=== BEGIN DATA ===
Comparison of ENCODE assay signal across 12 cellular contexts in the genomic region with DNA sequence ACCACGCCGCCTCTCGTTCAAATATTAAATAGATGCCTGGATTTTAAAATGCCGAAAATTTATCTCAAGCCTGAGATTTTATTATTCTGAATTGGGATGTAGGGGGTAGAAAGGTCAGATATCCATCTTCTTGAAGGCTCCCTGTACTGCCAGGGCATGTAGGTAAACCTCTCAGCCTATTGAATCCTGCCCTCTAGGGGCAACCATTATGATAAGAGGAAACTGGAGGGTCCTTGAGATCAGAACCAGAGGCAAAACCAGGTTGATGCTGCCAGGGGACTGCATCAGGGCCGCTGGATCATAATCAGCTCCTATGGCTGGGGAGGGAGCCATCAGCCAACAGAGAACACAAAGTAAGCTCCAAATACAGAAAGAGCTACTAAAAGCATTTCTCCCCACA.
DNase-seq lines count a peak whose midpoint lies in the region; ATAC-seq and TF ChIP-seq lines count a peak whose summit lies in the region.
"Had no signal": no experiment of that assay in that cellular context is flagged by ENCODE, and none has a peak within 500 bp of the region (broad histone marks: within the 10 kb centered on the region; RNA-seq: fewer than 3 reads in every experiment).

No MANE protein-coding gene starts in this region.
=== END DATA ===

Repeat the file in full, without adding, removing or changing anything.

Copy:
Comparison of ENCODE assay signal across 12 cellular contexts in the genomic region with DNA sequence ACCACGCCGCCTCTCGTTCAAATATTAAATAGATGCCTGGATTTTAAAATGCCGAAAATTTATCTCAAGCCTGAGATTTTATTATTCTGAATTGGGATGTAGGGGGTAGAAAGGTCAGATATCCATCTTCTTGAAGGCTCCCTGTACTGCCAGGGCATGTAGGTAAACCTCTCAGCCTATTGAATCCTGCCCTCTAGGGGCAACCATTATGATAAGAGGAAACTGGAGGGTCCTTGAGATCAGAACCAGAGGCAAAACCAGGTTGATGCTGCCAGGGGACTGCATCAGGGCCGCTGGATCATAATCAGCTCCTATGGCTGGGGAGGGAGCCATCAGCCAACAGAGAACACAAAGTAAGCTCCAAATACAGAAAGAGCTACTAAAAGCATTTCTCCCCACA.
DNase-seq lines count a peak whose midpoint lies in the region; ATAC-seq and TF ChIP-seq lines count a peak whose summit lies in the region.
"Had no signal": no experiment of that assay in that cellular context is flagged by ENCODE, and none has a peak within 500 bp of the region (broad histone marks: within the 10 kb centered on the region; RNA-seq: fewer than 3 reads in every experiment).

No MANE protein-coding gene starts in this region.